Many animal advocates today who profess to believe that the use of animals is wrong, nevertheless offer people an array of options to choose from that involve animal use.
Their thinking is that if people don’t want to become vegan, they can choose from other alternatives, turning the issue into one more like picking shoe colours.
Instead of aiming to resolve this contradiction by leaving aside these ‘options,’ they defiantly continue to offer their smörgåsbord of reducing animal use, vegetarianism, flexitarianism, single issue campaigns, regulation of animal use and so on.
Veganism, as a term and fledgling idea, came into being in 1944. Its 70th anniversary was in 2014, although many groups and individuals that claimed to promote it, hadn’t come to appreciate that measures besides veganism don’t further its understanding. Rather, they undermine it by suggesting there are other options which, if not as ‘good,’ are nevertheless valid.
But do people who advocate these measures believe they have a better understanding of how to confront vital issues than Martin Luther King? That their methods of ‘advancing’ the cause are superior to his?
In his Letter from Birmingham Jail, Martin Luther King says:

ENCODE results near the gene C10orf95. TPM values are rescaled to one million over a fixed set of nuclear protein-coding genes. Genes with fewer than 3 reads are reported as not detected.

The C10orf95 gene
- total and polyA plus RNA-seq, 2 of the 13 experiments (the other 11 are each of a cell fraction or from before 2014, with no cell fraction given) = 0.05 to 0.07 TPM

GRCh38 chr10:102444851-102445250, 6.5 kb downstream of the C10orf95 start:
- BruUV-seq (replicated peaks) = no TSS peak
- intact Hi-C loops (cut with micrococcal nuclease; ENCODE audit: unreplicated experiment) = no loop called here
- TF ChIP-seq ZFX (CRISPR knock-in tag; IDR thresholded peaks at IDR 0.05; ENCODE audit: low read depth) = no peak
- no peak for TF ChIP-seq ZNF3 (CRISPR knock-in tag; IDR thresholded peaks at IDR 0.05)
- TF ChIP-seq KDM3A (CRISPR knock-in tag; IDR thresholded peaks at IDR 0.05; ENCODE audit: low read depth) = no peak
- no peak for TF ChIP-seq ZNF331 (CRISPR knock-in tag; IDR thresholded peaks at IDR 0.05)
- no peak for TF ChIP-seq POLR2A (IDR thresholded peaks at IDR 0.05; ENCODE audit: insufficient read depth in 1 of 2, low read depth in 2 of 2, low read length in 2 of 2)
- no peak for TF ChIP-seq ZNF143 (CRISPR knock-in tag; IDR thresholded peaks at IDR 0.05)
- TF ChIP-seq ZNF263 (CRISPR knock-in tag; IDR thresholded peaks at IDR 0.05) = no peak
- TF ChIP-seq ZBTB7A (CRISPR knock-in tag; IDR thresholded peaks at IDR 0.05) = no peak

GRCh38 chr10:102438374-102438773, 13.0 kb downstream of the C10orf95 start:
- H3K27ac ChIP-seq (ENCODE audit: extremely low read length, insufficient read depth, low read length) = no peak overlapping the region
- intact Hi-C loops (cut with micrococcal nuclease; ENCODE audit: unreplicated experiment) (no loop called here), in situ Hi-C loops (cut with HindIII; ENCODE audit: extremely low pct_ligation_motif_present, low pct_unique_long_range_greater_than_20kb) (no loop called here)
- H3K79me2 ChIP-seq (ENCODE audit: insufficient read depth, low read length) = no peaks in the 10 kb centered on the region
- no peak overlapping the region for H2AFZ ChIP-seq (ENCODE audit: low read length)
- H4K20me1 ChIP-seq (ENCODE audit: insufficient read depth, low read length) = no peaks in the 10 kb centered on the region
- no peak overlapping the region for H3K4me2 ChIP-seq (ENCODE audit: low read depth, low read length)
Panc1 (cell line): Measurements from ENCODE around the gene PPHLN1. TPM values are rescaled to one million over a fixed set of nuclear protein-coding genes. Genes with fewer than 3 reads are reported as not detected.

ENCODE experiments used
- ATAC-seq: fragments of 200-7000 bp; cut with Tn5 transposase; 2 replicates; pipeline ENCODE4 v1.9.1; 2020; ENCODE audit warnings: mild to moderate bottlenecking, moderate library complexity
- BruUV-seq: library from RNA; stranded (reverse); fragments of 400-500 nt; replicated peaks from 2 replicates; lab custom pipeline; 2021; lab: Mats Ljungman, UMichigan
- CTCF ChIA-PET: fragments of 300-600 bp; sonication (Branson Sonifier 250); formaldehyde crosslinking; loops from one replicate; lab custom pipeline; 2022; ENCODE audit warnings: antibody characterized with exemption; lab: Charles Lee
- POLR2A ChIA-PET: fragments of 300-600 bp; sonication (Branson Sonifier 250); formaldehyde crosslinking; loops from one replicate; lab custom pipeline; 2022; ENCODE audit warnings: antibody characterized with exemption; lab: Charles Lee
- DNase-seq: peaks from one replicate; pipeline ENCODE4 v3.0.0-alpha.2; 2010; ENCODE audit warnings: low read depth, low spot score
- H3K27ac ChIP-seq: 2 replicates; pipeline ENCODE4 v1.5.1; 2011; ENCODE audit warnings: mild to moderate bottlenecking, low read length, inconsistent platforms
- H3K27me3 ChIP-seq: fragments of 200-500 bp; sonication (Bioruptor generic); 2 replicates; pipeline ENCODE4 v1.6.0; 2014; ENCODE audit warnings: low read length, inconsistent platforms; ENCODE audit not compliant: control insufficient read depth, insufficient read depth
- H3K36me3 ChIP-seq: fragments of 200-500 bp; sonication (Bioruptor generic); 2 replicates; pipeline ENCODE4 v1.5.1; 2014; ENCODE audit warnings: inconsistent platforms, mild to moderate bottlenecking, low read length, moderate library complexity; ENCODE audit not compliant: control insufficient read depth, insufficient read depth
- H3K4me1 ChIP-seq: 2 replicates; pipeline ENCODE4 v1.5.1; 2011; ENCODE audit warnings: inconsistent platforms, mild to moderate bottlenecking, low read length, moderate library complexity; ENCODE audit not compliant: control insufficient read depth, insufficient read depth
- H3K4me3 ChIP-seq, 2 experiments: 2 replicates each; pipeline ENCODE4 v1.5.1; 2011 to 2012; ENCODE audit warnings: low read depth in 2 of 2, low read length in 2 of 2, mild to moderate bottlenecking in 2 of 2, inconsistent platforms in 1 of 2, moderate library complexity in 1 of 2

Over the past few years I have consistently preached that nonviolence demands that the means we use must be as pure as the ends we seek. I have tried to make clear that it is wrong to use immoral means to attain moral ends. But now I must affirm that it is just as wrong, or perhaps even more so, to use moral means to preserve immoral ends.
Are those who advocate smörgåsbords confident and sure enough of their methods to argue with Martin Luther King?
Veganism didn’t have it easy in its first 70 years. It was born during the second world war, in a time of rationing, and loped through years when it may have been regarded by the mainstream as something of a crackpot idea.
It’s struggled for years coming to grips with what exactly it is, was kept in the background, and also suffered through disputes from around the 1990s—continuing to this day—about whether it’s consistent with attempts to improve animal use.
Even so, the argument that animal use—any form, improved or otherwise—isn’t in line with veganism, didn’t get a foothold until the internet became established, around the mid 2000s.
While the internet existed in the 1980s, it wasn’t until 1990 that Tim Berners Lee developed HTML and the first internet browser.
With the rise of the internet, Gary Francione’s website in late 2006, YouTube and social media, veganism rose in prominence, so that by 2017 there was a surge in its popularity, even if some of it was superficial.
So is there a need to continue these disputes over ‘tactics’ any longer?
Maybe no need, but ideas take time to take root. People object to things they’ve held onto for years.
By 2024, when veganism has its 80th anniversary, will those who accept the idea of veganism actually put down their smörgåsbords?